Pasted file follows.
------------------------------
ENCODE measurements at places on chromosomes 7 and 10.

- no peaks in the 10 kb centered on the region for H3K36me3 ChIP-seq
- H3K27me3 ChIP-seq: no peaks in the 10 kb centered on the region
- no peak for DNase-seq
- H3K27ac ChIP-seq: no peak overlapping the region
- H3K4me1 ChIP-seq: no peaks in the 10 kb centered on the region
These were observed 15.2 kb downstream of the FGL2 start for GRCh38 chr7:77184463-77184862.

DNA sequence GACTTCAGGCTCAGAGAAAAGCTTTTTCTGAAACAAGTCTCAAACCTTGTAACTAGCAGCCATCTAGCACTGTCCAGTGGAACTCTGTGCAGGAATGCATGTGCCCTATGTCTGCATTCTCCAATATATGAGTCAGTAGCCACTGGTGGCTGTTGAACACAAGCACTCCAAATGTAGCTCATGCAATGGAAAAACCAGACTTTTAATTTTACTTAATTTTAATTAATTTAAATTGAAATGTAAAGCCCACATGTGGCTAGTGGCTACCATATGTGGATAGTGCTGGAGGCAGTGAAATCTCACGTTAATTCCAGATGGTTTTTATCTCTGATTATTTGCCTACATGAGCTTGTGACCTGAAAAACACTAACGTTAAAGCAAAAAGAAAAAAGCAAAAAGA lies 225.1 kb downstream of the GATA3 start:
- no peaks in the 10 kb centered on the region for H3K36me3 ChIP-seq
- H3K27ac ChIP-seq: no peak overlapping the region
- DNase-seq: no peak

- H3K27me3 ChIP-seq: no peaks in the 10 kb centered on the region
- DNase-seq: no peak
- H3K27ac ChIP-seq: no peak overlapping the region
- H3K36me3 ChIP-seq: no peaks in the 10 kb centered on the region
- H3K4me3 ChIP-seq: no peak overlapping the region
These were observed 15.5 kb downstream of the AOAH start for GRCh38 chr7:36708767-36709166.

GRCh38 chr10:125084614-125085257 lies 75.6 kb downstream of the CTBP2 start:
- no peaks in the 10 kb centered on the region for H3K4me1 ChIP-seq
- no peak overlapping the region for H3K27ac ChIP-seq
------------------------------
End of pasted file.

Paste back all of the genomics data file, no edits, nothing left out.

ENCODE measurements at places on chromosomes 7 and 10.

- no peaks in the 10 kb centered on the region for H3K36me3 ChIP-seq
- H3K27me3 ChIP-seq: no peaks in the 10 kb centered on the region
- no peak for DNase-seq
- H3K27ac ChIP-seq: no peak overlapping the region
- H3K4me1 ChIP-seq: no peaks in the 10 kb centered on the region
These were observed 15.2 kb downstream of the FGL2 start for GRCh38 chr7:77184463-77184862.

DNA sequence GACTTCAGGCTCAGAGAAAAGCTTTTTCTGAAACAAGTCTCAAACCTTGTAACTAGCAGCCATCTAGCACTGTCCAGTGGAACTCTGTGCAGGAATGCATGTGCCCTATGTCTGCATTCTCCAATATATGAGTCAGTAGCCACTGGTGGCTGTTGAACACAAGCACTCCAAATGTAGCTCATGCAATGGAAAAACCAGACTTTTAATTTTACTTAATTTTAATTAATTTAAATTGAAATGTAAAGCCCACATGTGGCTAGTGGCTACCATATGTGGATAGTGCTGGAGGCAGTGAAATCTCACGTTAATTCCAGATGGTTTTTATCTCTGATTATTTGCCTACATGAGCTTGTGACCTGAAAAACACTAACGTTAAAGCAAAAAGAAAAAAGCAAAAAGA lies 225.1 kb downstream of the GATA3 start:
- no peaks in the 10 kb centered on the region for H3K36me3 ChIP-seq
- H3K27ac ChIP-seq: no peak overlapping the region
- DNase-seq: no peak

- H3K27me3 ChIP-seq: no peaks in the 10 kb centered on the region
- DNase-seq: no peak
- H3K27ac ChIP-seq: no peak overlapping the region
- H3K36me3 ChIP-seq: no peaks in the 10 kb centered on the region
- H3K4me3 ChIP-seq: no peak overlapping the region
These were observed 15.5 kb downstream of the AOAH start for GRCh38 chr7:36708767-36709166.

GRCh38 chr10:125084614-125085257 lies 75.6 kb downstream of the CTBP2 start:
- no peaks in the 10 kb centered on the region for H3K4me1 ChIP-seq
- no peak overlapping the region for H3K27ac ChIP-seq